Law & Order: Criminal Intent – To the Bone

I’m scared of Whoopi Goldberg.

It’s only temporary. I’ve known she was a fine dramatic actor ever since The Color Purple, but she plays quite possibly the most chilling criminal in the entire Law & Order franchise in an episode called “To the Bone.” The episode also shows women relating to men in ways other than mom, victim or lover, so there’s a lot to talk about. Spoilers below the “more” tag.

Despite the length of this, some elements of the story have been left out: if you want more story details, just ask.

Barek (Annabella Sciorra) and Logan (Chris Noth) are investigating two home invasions in which entire families were slaughtered with machetes, a child was brutally tortured until he gave up his rich friends’ addresses, another child was sodomized with a tennis racket, and small valuable (easily fenced) art pieces were stolen. Whoever’s behind this is clever and vicious, and the clock is ticking.

They get a lead on one of the perpetrators, a young man who turns out to be a former foster child of Goldberg’s character, Chesley Watkins. She a well-respected woman who once ran a foster agency and now raises foster kids – only boys, because “boys listen to their mothers”. Her “boys”, as she constantly calls them, are extremely well-mannered, and one of them even went on to become a cop. But it turns out they’re so under her control that even after they’ve left her care she’s manipulating them into committing these hideous crimes so she can fence the goods to pay for her upkeep. Her source of income was until recently the fostering, which she’d done without taking the usual psychiatric exam (she got a pass on that because she’d run a foster agency). Now the state has demanded that everyone take the exam, and they’ve stopped sending her boys because she hasn’t taken it.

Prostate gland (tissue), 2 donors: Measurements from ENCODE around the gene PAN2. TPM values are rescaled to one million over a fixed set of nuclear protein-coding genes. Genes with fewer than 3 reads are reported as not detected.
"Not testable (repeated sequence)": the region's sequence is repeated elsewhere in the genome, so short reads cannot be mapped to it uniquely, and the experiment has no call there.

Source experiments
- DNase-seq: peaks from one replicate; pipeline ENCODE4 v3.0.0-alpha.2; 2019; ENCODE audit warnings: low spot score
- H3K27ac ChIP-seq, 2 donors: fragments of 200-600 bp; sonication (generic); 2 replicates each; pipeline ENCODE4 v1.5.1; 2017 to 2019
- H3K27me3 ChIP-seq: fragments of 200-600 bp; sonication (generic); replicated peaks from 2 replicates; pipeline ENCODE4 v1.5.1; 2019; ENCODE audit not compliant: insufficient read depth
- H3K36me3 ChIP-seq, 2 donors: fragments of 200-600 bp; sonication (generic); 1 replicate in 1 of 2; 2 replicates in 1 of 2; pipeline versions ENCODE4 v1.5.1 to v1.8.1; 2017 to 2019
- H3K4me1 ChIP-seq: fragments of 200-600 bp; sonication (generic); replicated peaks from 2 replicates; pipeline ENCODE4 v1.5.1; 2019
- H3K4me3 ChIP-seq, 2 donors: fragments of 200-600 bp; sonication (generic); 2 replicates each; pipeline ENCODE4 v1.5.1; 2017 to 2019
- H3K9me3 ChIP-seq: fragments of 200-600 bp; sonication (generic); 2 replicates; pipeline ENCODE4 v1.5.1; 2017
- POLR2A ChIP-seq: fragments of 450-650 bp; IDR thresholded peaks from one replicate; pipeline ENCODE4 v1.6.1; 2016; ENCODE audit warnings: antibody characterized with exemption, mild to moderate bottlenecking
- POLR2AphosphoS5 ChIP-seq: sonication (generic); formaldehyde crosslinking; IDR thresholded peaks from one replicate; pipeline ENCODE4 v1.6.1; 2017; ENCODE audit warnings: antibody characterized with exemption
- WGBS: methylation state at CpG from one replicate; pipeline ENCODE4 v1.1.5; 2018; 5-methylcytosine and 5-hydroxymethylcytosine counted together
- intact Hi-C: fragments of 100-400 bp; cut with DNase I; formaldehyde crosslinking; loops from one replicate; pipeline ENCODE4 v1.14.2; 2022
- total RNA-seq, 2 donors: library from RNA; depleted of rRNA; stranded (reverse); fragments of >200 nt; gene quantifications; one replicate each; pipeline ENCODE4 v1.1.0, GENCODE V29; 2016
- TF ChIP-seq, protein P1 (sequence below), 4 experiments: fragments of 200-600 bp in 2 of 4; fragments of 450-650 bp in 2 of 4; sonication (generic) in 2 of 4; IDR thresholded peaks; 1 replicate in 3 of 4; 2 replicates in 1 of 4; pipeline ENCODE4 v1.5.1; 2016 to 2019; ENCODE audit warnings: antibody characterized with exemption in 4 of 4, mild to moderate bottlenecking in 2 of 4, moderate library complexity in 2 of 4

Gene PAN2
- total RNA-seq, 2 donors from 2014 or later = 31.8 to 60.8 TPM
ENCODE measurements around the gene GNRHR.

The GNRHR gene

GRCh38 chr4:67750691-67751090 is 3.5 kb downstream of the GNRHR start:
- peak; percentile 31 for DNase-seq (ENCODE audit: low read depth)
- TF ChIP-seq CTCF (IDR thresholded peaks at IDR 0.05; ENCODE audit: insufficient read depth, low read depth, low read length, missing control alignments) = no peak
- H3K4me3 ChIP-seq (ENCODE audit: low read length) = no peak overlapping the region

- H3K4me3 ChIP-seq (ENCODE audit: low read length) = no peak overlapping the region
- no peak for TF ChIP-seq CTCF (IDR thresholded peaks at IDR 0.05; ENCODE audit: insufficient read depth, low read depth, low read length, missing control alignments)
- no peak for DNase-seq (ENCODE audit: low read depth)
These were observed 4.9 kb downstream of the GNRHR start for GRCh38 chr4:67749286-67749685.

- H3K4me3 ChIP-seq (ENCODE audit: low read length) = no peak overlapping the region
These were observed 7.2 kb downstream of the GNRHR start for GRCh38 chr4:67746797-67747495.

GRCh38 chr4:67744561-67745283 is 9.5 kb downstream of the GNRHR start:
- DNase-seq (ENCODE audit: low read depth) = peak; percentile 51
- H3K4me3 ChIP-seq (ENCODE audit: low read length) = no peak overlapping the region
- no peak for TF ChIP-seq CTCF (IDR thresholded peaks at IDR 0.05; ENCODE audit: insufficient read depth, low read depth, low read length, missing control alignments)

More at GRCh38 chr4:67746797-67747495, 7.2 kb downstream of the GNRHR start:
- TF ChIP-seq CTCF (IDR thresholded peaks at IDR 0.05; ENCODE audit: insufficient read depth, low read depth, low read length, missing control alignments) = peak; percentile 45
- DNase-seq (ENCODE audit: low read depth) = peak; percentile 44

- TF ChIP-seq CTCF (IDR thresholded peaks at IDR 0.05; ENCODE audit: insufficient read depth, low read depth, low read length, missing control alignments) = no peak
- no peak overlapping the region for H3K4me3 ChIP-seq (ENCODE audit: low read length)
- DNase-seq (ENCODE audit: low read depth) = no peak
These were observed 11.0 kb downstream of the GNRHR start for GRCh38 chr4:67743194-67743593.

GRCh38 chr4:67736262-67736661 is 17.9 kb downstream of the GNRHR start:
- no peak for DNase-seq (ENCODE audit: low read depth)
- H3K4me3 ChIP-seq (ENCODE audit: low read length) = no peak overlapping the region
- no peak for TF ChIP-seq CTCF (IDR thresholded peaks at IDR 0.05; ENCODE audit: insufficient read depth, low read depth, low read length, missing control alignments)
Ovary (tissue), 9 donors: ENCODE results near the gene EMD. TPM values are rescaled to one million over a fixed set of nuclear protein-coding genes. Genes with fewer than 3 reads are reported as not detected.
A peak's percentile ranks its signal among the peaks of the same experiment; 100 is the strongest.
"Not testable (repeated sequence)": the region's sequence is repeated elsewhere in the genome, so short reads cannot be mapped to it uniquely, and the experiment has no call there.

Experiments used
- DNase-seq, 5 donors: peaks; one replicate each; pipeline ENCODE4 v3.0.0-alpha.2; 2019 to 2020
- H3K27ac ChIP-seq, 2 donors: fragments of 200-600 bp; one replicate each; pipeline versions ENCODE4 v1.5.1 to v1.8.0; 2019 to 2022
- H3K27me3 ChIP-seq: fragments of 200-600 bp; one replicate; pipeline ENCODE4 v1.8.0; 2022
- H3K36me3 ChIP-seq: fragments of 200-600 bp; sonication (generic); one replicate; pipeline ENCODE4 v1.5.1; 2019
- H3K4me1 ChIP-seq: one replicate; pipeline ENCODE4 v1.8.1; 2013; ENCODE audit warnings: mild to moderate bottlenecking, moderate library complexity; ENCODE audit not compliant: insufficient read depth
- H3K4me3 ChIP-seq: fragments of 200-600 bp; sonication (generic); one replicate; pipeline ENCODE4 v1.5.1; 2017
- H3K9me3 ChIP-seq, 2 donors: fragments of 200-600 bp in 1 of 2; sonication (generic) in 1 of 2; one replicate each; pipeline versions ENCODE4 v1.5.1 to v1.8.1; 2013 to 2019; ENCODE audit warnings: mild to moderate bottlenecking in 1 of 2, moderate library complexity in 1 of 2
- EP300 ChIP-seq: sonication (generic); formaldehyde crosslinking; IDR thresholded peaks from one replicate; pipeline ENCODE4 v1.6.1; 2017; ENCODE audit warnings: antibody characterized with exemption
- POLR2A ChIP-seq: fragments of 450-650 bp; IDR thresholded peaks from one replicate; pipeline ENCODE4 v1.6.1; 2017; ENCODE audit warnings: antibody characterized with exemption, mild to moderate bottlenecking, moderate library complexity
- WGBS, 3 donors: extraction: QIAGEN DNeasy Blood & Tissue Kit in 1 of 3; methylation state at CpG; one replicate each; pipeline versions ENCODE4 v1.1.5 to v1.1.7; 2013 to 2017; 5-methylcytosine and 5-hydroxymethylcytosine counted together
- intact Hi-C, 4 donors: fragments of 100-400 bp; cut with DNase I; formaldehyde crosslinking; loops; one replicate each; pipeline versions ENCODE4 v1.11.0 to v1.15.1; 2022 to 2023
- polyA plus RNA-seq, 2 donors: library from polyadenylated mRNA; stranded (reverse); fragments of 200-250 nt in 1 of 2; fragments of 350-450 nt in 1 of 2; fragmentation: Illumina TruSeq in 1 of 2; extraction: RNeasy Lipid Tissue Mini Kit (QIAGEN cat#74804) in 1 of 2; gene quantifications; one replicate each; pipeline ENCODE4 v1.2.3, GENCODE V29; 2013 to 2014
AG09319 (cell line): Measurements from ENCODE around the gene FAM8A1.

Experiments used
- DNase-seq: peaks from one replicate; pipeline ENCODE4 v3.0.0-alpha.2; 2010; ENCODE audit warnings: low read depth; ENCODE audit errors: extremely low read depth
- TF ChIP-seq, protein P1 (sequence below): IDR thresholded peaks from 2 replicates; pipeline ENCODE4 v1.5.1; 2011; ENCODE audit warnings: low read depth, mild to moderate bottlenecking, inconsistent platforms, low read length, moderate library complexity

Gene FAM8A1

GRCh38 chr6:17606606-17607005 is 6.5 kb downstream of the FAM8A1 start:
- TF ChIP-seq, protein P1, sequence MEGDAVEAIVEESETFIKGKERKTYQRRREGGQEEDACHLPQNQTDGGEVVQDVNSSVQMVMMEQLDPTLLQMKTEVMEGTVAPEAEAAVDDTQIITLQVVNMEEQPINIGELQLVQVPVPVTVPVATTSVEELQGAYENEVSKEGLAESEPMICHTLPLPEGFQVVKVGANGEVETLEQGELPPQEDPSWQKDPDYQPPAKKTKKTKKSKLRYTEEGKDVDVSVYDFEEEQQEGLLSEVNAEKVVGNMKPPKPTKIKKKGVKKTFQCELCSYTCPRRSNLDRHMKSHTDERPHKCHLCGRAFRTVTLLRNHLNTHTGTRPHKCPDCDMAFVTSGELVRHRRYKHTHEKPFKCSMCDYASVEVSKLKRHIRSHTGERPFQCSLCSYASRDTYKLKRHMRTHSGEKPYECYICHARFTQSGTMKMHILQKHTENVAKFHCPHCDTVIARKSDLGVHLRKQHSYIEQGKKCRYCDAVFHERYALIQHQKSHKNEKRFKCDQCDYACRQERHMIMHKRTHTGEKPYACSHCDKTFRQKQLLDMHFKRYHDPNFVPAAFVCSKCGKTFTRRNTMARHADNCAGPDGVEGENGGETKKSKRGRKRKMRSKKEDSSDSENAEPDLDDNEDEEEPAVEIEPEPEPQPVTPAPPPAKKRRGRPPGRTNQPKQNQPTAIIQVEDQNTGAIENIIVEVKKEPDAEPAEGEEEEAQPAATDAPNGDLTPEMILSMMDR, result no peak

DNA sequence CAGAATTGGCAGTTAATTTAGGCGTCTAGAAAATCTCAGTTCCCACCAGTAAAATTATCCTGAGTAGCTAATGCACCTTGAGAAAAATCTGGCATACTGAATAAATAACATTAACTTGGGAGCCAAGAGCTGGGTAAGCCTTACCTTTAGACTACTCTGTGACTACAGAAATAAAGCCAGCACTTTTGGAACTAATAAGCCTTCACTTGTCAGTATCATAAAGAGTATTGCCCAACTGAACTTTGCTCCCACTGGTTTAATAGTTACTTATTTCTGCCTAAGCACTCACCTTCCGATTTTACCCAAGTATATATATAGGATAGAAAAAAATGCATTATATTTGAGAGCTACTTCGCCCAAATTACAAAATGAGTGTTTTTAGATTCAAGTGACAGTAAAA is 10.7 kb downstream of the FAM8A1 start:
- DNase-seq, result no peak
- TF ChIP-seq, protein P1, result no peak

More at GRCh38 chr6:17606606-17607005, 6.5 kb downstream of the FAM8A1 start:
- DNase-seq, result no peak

This is bad. It means she’s crazy, she knows she’s crazy, and she doesn’t care.

If it was just about money, she could’ve gotten that through less horrific criminal methods. No, she has a need to destroy others in the course of getting what she wants: the families, her boys (more on this later), and eventually Mike Logan. She’s a pathological narcissist who sees other people as mere things that should serve her or be destroyed – and Logan was raised by a mother who treated him much the same way. Naturally, Watkins and Logan zero in on each other instantly, in that way abusive people and survivors of abuse do in real life. (By the way, if you know the Angela Lansbury version of The Manchurian Candidate, you can let your memory of her character flesh out Ms. Watkins for you – they’re very similar.)

Watkins sets up two of her former foster “boys” – the one the cops have a lead on and the one who became an undercover cop and has nothing to do with the killings – to be beaten to death by the others at a diner (her motive seems to be the mere possibility these two could be turned on her by police). Barek and Logan are staking the place out, so they intervene when the beating begins. In the confusion, the undercover cop – who’s literally been beaten senseless – fails to identify himself as a cop and swings his gun around until it’s pointed at Barek. Logan shoots him.